Thursday, April 3, 2014

Is the J-League Too Big?

J-League Talent Production Line
The new J.League season kicked off recently with 18 teams all aspiring to hold aloft the J.League trophy come December.

But that begs the question - is 18 teams too many?

For those who listen to the excellent JTalk Podcast, they would've heard the animated Cesare Polenghi pose that very question in the final podcast last season. And it's a question that deserves serious consideration.

As discussed in my previous column, the number of Japanese players moving to Europe is growing steadily every year. This cannot help but have an affect on the quality of the league. While there are young talents coming through, invariably they too are leaving for Europe.

While Japan has a seemingly endless production line of talent, it can only stretch so far. As the top tier of players head to Europe, those players who would ordinarily be squad players, or playing in J2, are having to step up to fill the void. That's not intended as a slight on their ability; it is just the raw fact of the matter.

The K League Classic has undertaken a similar contraction in recent years, from 16 teams to 12 for that very reason - to increase the quality of the top tier as they introduced a new second division.

The Thai Premier League will also undertake a contraction in coming years as they have come to realize the rapid growth in recent years hasn't necessarily been a good thing for the league.

Sadly the J.League missed a golden opportunity to undertake a comprehensive review of its league structure with the introduction of J3 this season. With 18 teams in J1 and 22 in J2 the introduction of J3 was the perfect opportunity to cull some teams from both divisions, with those relegated from J2 forming the bulk of teams in J3, providing a stronger base for the division than promoting teams from the amateur JFL.

While the J.League see the introduction of J3 as the perfect vehicle to achieve their goal of a team in each of Japan's 47 prefectures, it could still have been achieved as J3 expanded in future years. Currently 36 prefectures have teams across the three divisions.

Back to J1, however. What is the perfect number of teams? Is it 14? 16?

It would be hard to see four teams cut from J1, on face value it appears to be too drastic. But again, that is what the K League Classic has done recently (16 to 12). If you want to create the ultimate 'Premier League' with the absolute best talent in Japan then 14 could possibly be the ideal number, ensuring that each club has a squad of relatively equal strength.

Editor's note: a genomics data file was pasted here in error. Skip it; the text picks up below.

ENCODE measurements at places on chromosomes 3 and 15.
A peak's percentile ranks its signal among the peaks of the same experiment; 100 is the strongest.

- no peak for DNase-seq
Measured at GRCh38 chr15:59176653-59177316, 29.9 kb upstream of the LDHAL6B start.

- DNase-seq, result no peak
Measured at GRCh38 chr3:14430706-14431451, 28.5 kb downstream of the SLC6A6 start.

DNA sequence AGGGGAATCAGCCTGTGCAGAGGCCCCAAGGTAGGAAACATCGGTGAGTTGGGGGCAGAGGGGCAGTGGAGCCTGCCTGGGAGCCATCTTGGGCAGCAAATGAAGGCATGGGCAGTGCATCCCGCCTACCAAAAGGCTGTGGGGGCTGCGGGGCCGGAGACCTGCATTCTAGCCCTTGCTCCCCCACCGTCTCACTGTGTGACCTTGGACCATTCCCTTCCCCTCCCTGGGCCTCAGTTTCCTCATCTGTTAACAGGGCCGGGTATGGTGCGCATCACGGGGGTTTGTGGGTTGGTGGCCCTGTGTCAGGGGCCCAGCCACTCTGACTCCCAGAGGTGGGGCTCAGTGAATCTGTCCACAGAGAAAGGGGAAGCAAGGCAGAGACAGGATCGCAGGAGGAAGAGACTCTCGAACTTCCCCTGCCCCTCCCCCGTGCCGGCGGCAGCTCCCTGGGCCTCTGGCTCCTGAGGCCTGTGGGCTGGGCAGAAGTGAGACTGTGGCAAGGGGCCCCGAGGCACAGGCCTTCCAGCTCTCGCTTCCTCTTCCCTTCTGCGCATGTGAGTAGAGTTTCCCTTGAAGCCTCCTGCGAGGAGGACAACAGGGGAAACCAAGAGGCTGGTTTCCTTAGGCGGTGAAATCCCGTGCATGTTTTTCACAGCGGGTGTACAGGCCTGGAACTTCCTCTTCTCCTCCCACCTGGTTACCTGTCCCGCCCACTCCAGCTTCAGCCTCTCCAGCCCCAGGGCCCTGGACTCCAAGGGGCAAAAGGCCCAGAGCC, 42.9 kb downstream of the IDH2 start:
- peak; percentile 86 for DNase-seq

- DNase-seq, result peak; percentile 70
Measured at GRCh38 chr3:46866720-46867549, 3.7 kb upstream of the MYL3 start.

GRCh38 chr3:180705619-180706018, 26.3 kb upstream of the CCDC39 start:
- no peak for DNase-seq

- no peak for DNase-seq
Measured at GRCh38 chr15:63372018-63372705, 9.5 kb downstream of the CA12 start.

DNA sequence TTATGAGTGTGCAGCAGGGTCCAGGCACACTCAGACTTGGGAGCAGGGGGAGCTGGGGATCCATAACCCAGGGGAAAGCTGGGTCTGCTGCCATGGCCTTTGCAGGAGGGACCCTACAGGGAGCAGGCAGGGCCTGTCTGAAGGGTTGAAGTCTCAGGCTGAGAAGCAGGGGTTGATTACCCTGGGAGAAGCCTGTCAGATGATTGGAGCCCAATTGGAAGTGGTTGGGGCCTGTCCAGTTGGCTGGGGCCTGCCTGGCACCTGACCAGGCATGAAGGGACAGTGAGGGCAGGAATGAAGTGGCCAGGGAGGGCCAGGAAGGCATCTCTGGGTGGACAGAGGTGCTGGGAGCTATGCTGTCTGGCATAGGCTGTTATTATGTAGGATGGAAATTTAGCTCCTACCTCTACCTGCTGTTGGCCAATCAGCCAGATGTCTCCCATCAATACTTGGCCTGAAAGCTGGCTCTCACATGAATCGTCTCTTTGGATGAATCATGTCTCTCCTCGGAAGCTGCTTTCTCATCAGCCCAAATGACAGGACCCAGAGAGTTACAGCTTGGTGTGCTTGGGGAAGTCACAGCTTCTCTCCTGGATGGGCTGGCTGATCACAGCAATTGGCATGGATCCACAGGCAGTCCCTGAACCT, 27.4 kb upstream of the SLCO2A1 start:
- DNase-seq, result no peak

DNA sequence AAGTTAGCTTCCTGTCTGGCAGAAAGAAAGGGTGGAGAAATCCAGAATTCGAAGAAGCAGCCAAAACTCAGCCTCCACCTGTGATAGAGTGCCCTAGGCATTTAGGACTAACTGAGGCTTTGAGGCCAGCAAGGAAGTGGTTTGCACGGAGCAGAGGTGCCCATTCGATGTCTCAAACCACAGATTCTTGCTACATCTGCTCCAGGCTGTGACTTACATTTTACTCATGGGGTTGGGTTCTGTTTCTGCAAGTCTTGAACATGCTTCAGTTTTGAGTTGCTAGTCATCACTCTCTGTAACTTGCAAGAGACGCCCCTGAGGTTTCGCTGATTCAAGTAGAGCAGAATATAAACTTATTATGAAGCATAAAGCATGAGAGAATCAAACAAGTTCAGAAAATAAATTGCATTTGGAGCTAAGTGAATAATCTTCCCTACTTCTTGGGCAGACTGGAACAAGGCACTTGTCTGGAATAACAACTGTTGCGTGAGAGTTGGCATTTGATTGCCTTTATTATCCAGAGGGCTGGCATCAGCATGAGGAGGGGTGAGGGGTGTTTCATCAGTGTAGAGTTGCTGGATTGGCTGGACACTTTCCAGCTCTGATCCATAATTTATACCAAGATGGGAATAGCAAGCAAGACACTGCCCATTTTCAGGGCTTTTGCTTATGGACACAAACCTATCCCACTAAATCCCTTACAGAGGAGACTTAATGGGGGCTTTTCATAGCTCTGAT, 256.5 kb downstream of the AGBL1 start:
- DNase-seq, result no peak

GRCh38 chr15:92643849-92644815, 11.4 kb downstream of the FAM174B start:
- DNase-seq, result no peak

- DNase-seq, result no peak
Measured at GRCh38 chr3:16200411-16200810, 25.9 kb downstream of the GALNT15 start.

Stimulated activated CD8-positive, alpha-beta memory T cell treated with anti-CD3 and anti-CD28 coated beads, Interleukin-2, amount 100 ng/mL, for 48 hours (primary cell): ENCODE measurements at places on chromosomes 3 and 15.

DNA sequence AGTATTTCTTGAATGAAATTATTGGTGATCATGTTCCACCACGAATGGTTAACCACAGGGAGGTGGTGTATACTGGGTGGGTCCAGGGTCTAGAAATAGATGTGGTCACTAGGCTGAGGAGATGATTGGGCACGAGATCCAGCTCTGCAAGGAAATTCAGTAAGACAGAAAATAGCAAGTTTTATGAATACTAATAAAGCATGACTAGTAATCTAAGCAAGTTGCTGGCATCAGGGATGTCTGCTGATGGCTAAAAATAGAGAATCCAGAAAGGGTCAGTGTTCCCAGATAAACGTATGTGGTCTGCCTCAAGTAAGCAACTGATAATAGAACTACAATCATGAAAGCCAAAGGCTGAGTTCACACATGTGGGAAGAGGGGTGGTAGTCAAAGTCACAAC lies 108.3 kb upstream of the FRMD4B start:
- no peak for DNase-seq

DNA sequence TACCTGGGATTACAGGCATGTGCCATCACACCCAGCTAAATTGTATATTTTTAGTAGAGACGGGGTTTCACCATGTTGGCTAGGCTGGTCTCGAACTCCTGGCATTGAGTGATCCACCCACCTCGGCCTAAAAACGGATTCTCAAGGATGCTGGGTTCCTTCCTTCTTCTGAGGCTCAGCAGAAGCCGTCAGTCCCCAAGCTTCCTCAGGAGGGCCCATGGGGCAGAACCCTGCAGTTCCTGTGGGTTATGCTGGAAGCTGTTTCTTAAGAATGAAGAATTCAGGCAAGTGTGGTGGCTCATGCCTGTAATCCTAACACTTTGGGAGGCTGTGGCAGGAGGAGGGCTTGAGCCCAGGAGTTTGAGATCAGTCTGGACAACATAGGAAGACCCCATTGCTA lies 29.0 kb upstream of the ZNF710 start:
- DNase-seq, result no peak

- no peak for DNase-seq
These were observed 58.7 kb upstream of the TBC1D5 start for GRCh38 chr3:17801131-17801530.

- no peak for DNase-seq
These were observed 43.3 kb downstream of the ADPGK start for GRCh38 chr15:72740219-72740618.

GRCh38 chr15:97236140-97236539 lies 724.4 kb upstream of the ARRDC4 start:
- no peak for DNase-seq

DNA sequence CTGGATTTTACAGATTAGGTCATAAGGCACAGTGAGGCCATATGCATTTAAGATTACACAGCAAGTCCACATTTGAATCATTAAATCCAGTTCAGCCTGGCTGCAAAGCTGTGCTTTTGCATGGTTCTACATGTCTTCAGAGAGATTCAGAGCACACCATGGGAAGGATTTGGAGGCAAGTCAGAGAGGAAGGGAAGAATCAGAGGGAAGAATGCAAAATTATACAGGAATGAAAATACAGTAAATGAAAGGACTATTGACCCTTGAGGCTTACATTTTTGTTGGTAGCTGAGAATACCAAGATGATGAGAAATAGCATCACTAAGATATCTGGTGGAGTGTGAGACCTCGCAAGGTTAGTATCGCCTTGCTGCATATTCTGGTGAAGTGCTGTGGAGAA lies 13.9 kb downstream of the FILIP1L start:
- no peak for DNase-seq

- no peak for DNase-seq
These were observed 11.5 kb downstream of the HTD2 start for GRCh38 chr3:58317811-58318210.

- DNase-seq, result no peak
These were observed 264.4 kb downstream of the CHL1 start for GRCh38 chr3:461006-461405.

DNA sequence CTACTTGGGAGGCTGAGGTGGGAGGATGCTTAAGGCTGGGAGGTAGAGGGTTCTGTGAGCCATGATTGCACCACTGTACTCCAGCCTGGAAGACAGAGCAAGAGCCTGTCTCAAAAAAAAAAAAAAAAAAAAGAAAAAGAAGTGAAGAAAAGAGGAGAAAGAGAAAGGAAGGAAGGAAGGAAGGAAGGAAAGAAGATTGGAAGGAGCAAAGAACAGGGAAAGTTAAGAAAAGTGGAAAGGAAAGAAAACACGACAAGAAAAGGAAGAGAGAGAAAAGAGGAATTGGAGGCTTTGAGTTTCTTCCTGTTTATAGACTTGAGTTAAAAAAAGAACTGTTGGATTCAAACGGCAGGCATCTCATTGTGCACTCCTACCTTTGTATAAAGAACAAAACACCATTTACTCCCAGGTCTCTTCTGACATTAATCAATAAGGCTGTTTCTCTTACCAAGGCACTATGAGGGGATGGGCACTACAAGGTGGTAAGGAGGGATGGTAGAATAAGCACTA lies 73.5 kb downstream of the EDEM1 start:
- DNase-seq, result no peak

Then what to do with the fixture? A 14-team league means only 26-rounds using the traditional home and away format. That is clearly not enough. It would require a solution similar to the K League Classic where after 26 games the season is split into two (top seven, bottom seven) with each team playing the other six teams in their group one more time in a Championship and Relegation Group, creating a 32-round season, two less than they currently play.

On paper this could also satisfy the J.League's desire for a 'two-stage' season to grow declining attendances, with the final six games of the season played between the best (and worst) teams ensuring a thrilling climax to the season.

Looking at J2, a reduction from 22 to 18 teams would be the ideal situation. This allows for a simple 34-game home and away season, plus playoffs. With the added teams relegated from J1 (assuming a 14-team league), this means eight teams would have to have been relegated from J2 to create J3. Too much for one season, clearly, which is why with a little forward planning this could have been achieved over two seasons (two teams from J1 each season and four from J2 each season).

After the first season of relegation from J2, four new teams could have been added to J3 to ensure an eight-team league for its debut season, with the extra four relegated teams joining the following year to create a 12-team league.

Alas, that opportunity has since passed, but the same forward planning can still be made to achieve the same result.

The proposition wouldn't be popular, especially with the clubs most likely to face relegation from J1 and J2, but it would be in the best interests of the overall league structure and football in Japan.

So, what do you think? At 18-teams, is the J.League currently too big?

© Paul Williams & Soccerphile

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